For example, whichever character you are trying to romance during Act 2 will often present with text in a dark, scary-looking font, usually things that fit the character but also take a darker turn. This text is sometimes, but not always retained in History. The artwork around the classroom sometimes can turn into a still image of the hanging from Act 1, and it goes completely unremarked upon, which calls MORE attention to it in a way (unless you’re Markiplier, whose YouTube playthrough had this happen and went completely unnoticed). Characters glitch in and out, and weird screen filters happen. Slowly the Protagonist dialogue fades away, becoming far less present in Act 2 before disappearing entirely in Act 3. Game music fades, distorts, and becomes generally more ominous. None of these on their own, or watched from a non-player perspective, are “scary” – what is scary is that as a player, you can feel yourself losing control over the game. Act 1 offers you just enough choice and story paths to feel like a complete visual novel…and then Act 2 has some, but fewer, until Act 3, where the gameplay experience in full consists of reading dialogue, trying to use the menus, and then tabbing out of the game to delete a file.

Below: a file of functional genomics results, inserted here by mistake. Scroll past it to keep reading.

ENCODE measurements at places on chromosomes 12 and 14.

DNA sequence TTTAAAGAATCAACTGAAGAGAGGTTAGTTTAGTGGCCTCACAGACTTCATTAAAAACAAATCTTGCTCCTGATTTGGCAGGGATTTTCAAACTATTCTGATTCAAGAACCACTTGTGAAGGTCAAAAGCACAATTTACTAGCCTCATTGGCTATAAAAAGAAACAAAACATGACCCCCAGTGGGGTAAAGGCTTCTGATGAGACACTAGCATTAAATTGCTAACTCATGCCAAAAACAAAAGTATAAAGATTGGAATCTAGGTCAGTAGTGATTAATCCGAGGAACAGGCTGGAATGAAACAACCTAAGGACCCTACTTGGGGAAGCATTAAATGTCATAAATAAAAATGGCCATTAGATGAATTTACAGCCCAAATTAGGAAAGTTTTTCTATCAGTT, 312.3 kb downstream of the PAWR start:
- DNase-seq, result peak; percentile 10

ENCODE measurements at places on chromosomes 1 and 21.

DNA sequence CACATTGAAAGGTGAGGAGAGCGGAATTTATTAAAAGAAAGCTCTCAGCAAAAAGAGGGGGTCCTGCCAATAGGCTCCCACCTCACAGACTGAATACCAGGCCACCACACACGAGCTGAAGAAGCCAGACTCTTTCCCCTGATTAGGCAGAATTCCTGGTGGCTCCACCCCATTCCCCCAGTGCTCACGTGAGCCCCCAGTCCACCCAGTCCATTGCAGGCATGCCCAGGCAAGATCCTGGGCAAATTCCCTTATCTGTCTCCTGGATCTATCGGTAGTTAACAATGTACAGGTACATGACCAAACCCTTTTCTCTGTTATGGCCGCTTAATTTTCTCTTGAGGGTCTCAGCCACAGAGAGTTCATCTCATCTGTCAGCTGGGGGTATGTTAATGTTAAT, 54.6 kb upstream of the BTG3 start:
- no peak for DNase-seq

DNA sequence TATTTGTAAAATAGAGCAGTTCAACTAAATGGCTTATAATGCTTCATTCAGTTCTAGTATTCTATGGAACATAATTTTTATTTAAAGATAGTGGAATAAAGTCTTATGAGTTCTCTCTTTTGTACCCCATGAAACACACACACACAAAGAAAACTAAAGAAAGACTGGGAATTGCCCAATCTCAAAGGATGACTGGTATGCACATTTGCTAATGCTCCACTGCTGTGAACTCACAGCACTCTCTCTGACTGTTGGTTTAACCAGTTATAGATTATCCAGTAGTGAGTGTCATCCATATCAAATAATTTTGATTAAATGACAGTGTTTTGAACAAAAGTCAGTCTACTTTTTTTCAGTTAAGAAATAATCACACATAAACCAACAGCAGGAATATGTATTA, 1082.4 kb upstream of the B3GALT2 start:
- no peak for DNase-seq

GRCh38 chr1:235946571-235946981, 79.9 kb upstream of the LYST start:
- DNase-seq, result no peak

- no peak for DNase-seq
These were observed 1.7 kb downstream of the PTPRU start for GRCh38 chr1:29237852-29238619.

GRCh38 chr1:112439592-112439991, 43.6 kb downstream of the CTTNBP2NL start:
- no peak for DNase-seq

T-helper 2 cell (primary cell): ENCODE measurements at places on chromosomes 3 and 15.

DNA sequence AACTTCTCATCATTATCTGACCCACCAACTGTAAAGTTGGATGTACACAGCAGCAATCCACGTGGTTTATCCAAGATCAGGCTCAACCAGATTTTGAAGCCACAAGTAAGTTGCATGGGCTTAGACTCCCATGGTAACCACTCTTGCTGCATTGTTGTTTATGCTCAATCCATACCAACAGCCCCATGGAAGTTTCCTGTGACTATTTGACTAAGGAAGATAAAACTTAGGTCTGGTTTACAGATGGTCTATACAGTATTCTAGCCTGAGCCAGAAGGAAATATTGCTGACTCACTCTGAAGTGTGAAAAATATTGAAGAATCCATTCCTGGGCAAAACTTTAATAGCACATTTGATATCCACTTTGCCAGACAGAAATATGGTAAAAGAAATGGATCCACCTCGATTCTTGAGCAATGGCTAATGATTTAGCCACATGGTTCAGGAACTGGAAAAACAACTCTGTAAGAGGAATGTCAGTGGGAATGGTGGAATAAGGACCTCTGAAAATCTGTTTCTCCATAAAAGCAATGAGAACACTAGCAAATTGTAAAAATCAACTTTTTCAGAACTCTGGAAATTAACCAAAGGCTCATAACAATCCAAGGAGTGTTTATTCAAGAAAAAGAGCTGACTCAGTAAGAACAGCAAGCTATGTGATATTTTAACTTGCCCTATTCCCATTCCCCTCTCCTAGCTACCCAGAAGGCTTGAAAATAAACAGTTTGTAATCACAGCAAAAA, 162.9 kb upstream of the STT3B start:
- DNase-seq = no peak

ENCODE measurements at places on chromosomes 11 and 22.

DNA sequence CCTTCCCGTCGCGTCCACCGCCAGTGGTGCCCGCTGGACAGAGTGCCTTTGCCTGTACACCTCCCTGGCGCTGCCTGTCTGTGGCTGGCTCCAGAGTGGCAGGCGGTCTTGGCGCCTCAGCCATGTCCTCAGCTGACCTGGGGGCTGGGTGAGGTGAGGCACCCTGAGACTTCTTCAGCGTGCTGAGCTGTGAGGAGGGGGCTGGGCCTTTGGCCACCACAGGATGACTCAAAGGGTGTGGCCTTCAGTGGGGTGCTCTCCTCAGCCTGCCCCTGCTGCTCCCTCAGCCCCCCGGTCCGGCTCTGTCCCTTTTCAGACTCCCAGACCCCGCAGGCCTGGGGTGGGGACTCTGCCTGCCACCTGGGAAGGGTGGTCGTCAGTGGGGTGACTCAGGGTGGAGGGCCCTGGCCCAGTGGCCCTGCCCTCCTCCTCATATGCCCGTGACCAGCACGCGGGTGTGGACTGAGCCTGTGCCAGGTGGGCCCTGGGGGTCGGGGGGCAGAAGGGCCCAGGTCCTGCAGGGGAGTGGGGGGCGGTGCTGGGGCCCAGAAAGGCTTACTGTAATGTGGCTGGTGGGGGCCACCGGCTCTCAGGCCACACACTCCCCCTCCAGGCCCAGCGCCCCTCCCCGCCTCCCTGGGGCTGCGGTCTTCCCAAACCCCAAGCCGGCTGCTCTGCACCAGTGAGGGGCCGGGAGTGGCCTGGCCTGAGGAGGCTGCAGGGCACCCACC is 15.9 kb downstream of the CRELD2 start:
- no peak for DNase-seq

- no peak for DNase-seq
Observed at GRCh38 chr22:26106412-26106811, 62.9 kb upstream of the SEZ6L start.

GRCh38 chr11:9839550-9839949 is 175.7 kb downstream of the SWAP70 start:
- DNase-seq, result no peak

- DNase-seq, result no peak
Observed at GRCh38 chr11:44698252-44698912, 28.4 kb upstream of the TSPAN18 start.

The message becomes clear – you cannot stop the bad things from happening, even though everything about this product and its trappings suggests otherwise. Your fear of the game is that loss of control. Horror games have something unique about them – as a player, you can in many cases feel the scripting of when something is going to go wrong. Anxious music begins holding tense notes, blaring into your mind. Your forward movement ramps those tense notes up or down the register. In some cases, a game mechanic will tell you more – meters, bars, and visual indicators telling you that fright awaits.